Particularly with older memory types, there are additional factors that can influence the reliability of specific memory modules in specific motherboards. These factors include
• Jumper settings Early 80486 and earlier computers often used jumpers on the motherboard to identify the amount of RAM installed. Later 80486 and later computers gener- E ally auto-detect the amount and, where applicable, type of memory. If you have an older O motherboard, you might need to adjust jumper settings when you add or remove RAM. Y
• Number of chips In the mid-1990s, there was a great deal of discussion about 2- or 3-chip 30-pin SIMMs as opposed to 8- or 9-chip 30-pin SIMMs. The 2- or 3-chip SIMMs used higher-capacity chips than did their 8- or 9-chip counterparts of the same capacity, and this difference resulted in some subtle electronic differences. The 2- and 8-chip SIMMs lacked parity, whereas the 3- and 9-chip variants were parity SIMMs. In general, it's best to keep the number of chips on each SIMM the same, particularly within a single bank, on motherboards of this era. More recent motherboards that use 72-pin SIMMs and 168-pin DIMMs are less troubled by such effects.
• Sidedness Memory modules can have chips mounted on one or both sides. This characteristic is correlated with electronic differences, and some motherboards have specific requirements for single- or double-sided SIMMs or DIMMs. These requirements are usually documented in the motherboard manual, so you should check there for further information.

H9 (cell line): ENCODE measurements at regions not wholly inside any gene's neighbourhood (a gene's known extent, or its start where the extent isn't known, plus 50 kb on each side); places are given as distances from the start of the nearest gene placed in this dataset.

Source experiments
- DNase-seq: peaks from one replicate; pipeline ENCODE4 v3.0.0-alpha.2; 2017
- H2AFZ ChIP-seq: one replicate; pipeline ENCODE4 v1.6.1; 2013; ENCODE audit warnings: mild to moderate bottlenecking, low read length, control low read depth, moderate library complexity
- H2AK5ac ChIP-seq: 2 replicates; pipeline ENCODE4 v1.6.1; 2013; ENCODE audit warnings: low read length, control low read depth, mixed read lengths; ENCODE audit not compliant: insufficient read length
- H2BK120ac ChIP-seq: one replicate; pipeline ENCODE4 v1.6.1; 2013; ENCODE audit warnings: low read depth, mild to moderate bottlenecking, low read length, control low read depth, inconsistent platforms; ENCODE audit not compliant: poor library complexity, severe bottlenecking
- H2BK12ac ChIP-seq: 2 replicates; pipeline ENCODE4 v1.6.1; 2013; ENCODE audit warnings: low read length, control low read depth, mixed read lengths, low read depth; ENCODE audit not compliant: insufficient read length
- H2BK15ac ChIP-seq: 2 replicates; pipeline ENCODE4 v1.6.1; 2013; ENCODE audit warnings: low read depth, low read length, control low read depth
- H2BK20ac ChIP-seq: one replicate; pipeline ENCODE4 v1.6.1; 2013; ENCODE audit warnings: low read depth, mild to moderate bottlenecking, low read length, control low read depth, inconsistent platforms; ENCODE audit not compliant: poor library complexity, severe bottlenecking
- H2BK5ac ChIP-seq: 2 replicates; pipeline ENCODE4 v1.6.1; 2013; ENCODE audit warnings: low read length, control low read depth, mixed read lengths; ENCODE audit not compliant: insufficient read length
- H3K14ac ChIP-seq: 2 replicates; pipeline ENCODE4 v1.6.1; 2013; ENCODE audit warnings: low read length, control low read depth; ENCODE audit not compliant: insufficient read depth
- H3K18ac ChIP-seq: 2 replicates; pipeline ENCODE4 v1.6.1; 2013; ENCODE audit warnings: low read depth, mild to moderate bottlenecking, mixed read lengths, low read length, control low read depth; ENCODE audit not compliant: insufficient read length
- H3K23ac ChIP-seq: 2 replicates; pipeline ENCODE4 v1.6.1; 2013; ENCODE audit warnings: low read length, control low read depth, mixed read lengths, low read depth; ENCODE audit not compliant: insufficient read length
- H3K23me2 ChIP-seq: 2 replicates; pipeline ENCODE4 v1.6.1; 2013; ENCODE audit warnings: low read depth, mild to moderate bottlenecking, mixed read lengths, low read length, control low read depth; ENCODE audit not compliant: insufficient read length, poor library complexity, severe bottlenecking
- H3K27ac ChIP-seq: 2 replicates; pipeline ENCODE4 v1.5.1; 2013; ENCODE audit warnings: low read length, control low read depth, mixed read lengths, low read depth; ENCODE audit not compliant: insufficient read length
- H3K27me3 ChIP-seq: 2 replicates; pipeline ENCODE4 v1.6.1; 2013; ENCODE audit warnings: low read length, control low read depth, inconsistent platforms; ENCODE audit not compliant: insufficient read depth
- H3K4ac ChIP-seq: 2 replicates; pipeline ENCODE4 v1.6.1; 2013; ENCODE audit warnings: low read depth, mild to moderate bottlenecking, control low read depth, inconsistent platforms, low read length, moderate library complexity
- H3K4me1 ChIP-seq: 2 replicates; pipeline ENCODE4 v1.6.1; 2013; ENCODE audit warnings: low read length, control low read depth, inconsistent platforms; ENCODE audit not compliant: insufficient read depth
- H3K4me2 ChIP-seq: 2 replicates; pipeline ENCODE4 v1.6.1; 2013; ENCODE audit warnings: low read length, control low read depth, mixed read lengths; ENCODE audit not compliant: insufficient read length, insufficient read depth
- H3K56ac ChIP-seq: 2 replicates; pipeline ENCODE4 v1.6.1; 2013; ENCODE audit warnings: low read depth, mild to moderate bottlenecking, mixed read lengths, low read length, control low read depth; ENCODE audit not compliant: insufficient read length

• Parity If you plan to expand your memory, try to use parity memory if your system currently uses it, or non-parity, if not. Most computers report whether the memory is parity or non-parity in a brief display during bootup.
You can see the BIOS's hardware information display, including a summary of the memory type, by placing a blank formatted but not bootable floppy disk in the floppy disk drive and rebooting the computer. Be sure the BIOS is set to boot from the floppy disk before doing this, or the computer might try the hard disk first and boot Linux. Normally, when the BIOS encounters an unbootable floppy, it prints a short message on the screen and then stops, leaving the hardware information on display for you to read at your leisure. (The unbootable floppy message is actually contained on the floppy disk itself, and so varies depending upon how you formatted the floppy disk.)
• Memory holes Some motherboard BIOSes can be set to create or not create memory holes at particular locations, such as 16MB or 64MB. These memory holes are discontinuities in the memory map—small areas that aren't usable as RAM. Linux generally works with or without the memory holes, but if you experience problems in which Linux doesn't recognize all your RAM, you might want to check and change such settings in your BIOS.
• Kernel parameters Linux kernels prior to the 2.2.x series couldn't automatically detect the amount of memory past 64MB, so if you have an older kernel and a lot of memory, you might need to tell Linux how much memory you've got. You do this by adding a line like the following to your /etc/lilo.conf file and then rerunning lilo to reinstall the Linux boot loader:
The nnn value is the number of megabytes, as in 128 for 128MB of RAM. In some cases, it's necessary to use this command even with 2.2.x kernels, although these kernels can usually detect the memory correctly.
As a general rule, you should read your motherboard's manual to learn about any further peculiarities it might have with respect to memory. A few boards require peculiar RAM variants, and you should be careful to track down appropriate RAM for such computers.
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